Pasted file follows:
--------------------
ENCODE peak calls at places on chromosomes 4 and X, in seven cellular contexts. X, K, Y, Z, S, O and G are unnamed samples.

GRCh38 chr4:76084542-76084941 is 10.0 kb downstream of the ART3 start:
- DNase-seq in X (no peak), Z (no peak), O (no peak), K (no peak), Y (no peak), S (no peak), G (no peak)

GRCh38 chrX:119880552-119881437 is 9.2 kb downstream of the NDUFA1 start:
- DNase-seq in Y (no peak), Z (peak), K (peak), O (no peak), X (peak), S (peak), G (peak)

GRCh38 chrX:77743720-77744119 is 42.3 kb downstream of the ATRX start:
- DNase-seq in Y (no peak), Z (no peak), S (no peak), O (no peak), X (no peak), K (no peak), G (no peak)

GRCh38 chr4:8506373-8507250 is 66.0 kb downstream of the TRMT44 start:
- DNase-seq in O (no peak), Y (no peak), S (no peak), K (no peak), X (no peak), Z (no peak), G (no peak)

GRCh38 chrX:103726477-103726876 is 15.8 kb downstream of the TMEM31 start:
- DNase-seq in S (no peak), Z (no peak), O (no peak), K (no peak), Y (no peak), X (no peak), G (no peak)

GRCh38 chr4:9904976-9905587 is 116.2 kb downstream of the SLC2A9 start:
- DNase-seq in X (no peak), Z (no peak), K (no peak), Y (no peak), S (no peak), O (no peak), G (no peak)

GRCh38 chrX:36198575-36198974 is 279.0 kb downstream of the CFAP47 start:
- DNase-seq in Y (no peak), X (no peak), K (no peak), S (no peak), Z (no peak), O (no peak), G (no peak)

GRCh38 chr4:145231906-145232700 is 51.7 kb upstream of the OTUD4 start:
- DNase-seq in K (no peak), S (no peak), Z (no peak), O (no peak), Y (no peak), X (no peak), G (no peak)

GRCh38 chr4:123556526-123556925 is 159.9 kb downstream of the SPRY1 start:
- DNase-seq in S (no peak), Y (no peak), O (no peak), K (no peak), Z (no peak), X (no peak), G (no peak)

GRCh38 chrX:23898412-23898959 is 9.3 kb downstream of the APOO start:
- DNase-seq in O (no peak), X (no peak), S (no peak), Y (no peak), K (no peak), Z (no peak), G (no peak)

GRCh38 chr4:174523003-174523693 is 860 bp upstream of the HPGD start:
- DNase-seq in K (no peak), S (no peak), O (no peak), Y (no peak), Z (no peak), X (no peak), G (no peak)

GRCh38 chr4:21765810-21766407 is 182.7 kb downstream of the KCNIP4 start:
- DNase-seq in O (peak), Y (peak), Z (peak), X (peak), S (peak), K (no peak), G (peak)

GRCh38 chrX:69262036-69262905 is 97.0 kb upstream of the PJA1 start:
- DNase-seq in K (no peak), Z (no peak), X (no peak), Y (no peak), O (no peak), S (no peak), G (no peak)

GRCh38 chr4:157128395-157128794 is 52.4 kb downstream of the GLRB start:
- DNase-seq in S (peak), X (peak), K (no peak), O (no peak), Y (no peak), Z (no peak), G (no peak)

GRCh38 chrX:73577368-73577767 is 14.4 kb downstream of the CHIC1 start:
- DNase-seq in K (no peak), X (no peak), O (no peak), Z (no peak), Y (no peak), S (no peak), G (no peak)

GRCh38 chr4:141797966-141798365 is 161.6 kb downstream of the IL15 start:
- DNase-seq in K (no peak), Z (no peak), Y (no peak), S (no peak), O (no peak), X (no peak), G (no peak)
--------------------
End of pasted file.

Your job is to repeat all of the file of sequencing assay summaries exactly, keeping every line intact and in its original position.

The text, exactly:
ENCODE peak calls at places on chromosomes 4 and X, in seven cellular contexts. X, K, Y, Z, S, O and G are unnamed samples.

GRCh38 chr4:76084542-76084941 is 10.0 kb downstream of the ART3 start:
- DNase-seq in X (no peak), Z (no peak), O (no peak), K (no peak), Y (no peak), S (no peak), G (no peak)

GRCh38 chrX:119880552-119881437 is 9.2 kb downstream of the NDUFA1 start:
- DNase-seq in Y (no peak), Z (peak), K (peak), O (no peak), X (peak), S (peak), G (peak)

GRCh38 chrX:77743720-77744119 is 42.3 kb downstream of the ATRX start:
- DNase-seq in Y (no peak), Z (no peak), S (no peak), O (no peak), X (no peak), K (no peak), G (no peak)

GRCh38 chr4:8506373-8507250 is 66.0 kb downstream of the TRMT44 start:
- DNase-seq in O (no peak), Y (no peak), S (no peak), K (no peak), X (no peak), Z (no peak), G (no peak)

GRCh38 chrX:103726477-103726876 is 15.8 kb downstream of the TMEM31 start:
- DNase-seq in S (no peak), Z (no peak), O (no peak), K (no peak), Y (no peak), X (no peak), G (no peak)

GRCh38 chr4:9904976-9905587 is 116.2 kb downstream of the SLC2A9 start:
- DNase-seq in X (no peak), Z (no peak), K (no peak), Y (no peak), S (no peak), O (no peak), G (no peak)

GRCh38 chrX:36198575-36198974 is 279.0 kb downstream of the CFAP47 start:
- DNase-seq in Y (no peak), X (no peak), K (no peak), S (no peak), Z (no peak), O (no peak), G (no peak)

GRCh38 chr4:145231906-145232700 is 51.7 kb upstream of the OTUD4 start:
- DNase-seq in K (no peak), S (no peak), Z (no peak), O (no peak), Y (no peak), X (no peak), G (no peak)

GRCh38 chr4:123556526-123556925 is 159.9 kb downstream of the SPRY1 start:
- DNase-seq in S (no peak), Y (no peak), O (no peak), K (no peak), Z (no peak), X (no peak), G (no peak)

GRCh38 chrX:23898412-23898959 is 9.3 kb downstream of the APOO start:
- DNase-seq in O (no peak), X (no peak), S (no peak), Y (no peak), K (no peak), Z (no peak), G (no peak)

GRCh38 chr4:174523003-174523693 is 860 bp upstream of the HPGD start:
- DNase-seq in K (no peak), S (no peak), O (no peak), Y (no peak), Z (no peak), X (no peak), G (no peak)

GRCh38 chr4:21765810-21766407 is 182.7 kb downstream of the KCNIP4 start:
- DNase-seq in O (peak), Y (peak), Z (peak), X (peak), S (peak), K (no peak), G (peak)

GRCh38 chrX:69262036-69262905 is 97.0 kb upstream of the PJA1 start:
- DNase-seq in K (no peak), Z (no peak), X (no peak), Y (no peak), O (no peak), S (no peak), G (no peak)

GRCh38 chr4:157128395-157128794 is 52.4 kb downstream of the GLRB start:
- DNase-seq in S (peak), X (peak), K (no peak), O (no peak), Y (no peak), Z (no peak), G (no peak)

GRCh38 chrX:73577368-73577767 is 14.4 kb downstream of the CHIC1 start:
- DNase-seq in K (no peak), X (no peak), O (no peak), Z (no peak), Y (no peak), S (no peak), G (no peak)

GRCh38 chr4:141797966-141798365 is 161.6 kb downstream of the IL15 start:
- DNase-seq in K (no peak), Z (no peak), Y (no peak), S (no peak), O (no peak), X (no peak), G (no peak)